My life has recently become quite bumpy. By that I mean that, as I type this, I’m 7.5 months pregnant and staring headlong at the realities of being a parent. As someone with a wonderfully well-balanced life, I’m picturing a future of sleepless nights, endless nappy changes, and a home thrown upside down. As a pet-parent I’m imagining (and trying to reduce) the impact of my new baby on my socially-challenged cat. And as a zoologist, science communicator and self-proclaimed biodiversity ambassador, I’m constantly considering and reconsidering whether I’m being responsible by bringing a baby into a world that will have a profound impact on her, and she on it.
I’m not alone in worrying about this latter point; some even devote whole podcast series to worrying about the impacts of future climate on their children. Of course, there is a lot of cause for concern.
Ghastliness and GINKs
People contemplate their children and grandchildren growing up in a world where Manhattan and Tokyo are underwater, where once-lush landscapes are barren, and where we fight over water rather than oil. Some even talk about ‘solastalgia’, where they describe feeling a sense of loss for environmental damage that has not yet happened.
For others, the emphasis is not on the impact of the environment on the child, but of the child on the environment. In 2010, Lisa Hymas came up with the acronym GINK – Green Inclination, No Kids. Playing on the more common acronym ‘DINK’ (Dual Income, No Kids), and based on the argument that more people means more severe climate change (particularly when children are born in the developed world), Hymas advocated that environmentally-conscious people should opt out of having children. Indeed, when working in the environmental sector one often encounters people who strongly believe that being childfree is the most responsible way to go.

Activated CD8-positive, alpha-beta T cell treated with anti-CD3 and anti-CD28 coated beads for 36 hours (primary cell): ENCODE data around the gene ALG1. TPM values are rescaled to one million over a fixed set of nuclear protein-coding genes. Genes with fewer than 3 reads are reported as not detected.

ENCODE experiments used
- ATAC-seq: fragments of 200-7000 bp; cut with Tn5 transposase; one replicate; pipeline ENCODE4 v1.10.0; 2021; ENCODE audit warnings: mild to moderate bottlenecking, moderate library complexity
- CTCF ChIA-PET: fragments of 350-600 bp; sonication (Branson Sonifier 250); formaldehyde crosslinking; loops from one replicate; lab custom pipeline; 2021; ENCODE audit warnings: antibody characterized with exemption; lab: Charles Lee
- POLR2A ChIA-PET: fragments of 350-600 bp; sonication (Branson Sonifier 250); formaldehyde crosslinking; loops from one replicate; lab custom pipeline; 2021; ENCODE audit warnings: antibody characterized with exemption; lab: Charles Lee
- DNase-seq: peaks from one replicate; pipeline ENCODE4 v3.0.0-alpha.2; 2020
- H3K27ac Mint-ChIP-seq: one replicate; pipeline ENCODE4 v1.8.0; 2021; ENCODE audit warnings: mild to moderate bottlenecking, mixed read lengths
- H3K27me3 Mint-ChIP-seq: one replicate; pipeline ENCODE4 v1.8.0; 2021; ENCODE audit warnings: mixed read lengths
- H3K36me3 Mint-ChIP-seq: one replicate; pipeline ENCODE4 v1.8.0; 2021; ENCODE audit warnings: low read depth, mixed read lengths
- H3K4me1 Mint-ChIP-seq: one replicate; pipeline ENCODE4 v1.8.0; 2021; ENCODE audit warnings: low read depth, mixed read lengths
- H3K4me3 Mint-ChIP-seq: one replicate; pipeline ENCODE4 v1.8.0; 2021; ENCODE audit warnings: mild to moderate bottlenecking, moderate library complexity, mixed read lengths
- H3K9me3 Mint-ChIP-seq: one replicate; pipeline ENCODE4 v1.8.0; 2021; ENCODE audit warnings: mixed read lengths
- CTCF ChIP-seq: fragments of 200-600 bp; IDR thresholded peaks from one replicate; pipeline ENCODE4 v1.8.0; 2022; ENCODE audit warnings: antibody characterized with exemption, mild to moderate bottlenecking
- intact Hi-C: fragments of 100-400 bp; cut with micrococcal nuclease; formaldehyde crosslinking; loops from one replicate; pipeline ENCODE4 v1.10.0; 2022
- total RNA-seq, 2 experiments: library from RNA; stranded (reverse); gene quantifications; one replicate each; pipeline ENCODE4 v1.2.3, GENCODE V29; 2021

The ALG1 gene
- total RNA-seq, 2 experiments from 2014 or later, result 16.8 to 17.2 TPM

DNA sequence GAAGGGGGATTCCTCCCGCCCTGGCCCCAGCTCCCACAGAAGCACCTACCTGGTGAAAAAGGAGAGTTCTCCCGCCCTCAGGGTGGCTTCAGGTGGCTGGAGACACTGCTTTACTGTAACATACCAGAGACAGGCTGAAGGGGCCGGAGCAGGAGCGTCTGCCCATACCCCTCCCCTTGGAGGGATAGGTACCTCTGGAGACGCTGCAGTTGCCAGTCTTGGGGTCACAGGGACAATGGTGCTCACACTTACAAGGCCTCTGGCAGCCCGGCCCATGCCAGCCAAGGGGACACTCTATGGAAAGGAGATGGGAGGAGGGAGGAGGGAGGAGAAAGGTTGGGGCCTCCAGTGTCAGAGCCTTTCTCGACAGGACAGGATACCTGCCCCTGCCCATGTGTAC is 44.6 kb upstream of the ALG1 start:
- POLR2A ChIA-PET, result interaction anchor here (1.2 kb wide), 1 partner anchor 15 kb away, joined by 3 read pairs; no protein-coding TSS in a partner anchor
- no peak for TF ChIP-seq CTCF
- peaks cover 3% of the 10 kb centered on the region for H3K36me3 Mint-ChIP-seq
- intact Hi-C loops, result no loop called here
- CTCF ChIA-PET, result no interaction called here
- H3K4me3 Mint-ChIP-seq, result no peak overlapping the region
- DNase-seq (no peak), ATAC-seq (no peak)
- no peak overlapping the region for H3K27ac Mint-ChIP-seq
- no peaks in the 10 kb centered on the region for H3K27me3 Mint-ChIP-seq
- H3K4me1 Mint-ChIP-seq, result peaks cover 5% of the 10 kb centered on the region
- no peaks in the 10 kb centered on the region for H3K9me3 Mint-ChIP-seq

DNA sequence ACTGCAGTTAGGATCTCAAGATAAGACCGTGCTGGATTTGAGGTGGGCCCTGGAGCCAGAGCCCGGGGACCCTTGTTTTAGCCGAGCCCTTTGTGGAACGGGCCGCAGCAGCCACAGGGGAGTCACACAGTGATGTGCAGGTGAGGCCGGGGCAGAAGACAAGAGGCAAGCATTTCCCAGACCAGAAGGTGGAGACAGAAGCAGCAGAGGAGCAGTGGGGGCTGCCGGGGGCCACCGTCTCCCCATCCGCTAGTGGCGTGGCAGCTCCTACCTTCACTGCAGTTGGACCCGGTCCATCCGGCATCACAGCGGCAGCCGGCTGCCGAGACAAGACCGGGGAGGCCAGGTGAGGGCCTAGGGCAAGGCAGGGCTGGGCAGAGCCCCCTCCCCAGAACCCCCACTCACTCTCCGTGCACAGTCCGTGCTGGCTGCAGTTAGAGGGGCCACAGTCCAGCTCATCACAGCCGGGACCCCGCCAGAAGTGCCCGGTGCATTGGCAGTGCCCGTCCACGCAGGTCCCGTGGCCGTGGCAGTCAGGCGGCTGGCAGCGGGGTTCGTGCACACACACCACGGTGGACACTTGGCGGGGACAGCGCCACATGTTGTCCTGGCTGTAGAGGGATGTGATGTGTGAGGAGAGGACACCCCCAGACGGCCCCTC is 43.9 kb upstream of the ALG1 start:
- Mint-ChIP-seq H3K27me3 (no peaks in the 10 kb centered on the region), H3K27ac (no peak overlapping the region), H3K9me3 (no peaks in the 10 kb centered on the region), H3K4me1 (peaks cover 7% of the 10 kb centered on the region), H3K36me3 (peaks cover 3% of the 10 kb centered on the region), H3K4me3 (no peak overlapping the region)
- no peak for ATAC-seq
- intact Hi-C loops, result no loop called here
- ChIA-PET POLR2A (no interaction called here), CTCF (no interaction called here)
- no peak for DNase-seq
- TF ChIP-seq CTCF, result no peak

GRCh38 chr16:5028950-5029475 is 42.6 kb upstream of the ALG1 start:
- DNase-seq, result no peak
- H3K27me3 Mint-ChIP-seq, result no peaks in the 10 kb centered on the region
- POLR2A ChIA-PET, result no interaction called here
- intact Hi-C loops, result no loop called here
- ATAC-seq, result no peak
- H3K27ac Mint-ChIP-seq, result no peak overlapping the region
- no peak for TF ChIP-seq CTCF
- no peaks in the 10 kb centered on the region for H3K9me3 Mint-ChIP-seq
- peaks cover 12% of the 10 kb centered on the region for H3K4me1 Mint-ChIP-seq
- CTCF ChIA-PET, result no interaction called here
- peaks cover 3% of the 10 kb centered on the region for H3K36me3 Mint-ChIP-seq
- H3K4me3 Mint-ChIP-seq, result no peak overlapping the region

“We live in a very critical time for human history, as the first generation to fully understand the implications of the damage we have done to the earth, and perhaps the last generation with the opportunity to change course. It's perfectly normal to get a little freaked out when you realize the implications of that at a personal level.”
Is there space for optimism too?
But, does the future have to look so stark and depressing? And if you are environmentally-minded, do you have to be a GINK, or can you be more of a GAWK – Green Activist, With Children (an acronym I just made up…it needs some work though)? Besides, what kind of a world will future generations be left with if environmentally-responsible people don’t raise children? Leaving the world in the hands of people who care little for the state of our planet seems like a risky strategy.
Perhaps my biological urge to reproduce is overriding my rationality (for some time my ovaries have been telling me in no uncertain terms that the only thing I need to be doing right now is having children), but I believe there is still space for hope amidst all this grimness.
So I am comforted when I hear that, for some, having children has turned their despair for the future into hope. Quoting Eric Holthaus again, he described his fatherly experiences like this:
“My wife and I just had a baby, and it's quickly becoming the best decision we ever made. Even though his future is uncertain, the knowledge that there's still time left to turn things around has become a tremendously powerful motivating factor in our lives. Our baby has brought us back from the brink. It's impossible to be hopeless with a newborn. Climate change has changed me. And I don't think I'm the only one.”
I’m with Eric on this as my unborn baby has already made me feel more hopeful for the future. Perhaps this is because I now feel even more responsible and accountable for my everyday actions than I did before, and feel more strongly that I have to my play my part in securing a better future for coming generations. I also feel comforted in the knowledge that I will raise children who are environmentally-aware, who care about the world and understand how to act responsibly within it.
I’m not saying that the only way to educate the next generation about environmental issues is to make new humans. Adopting, raising and teaching existing humans of course serve the same purpose (and arguably with less environmental cost). But as I work my way through all these thoughts, and hear about other people’s experiences, I am increasingly sure that there is space in the world for people like me who – in equal parts – feel a strong drive to make their own babies and a strong commitment to the environment.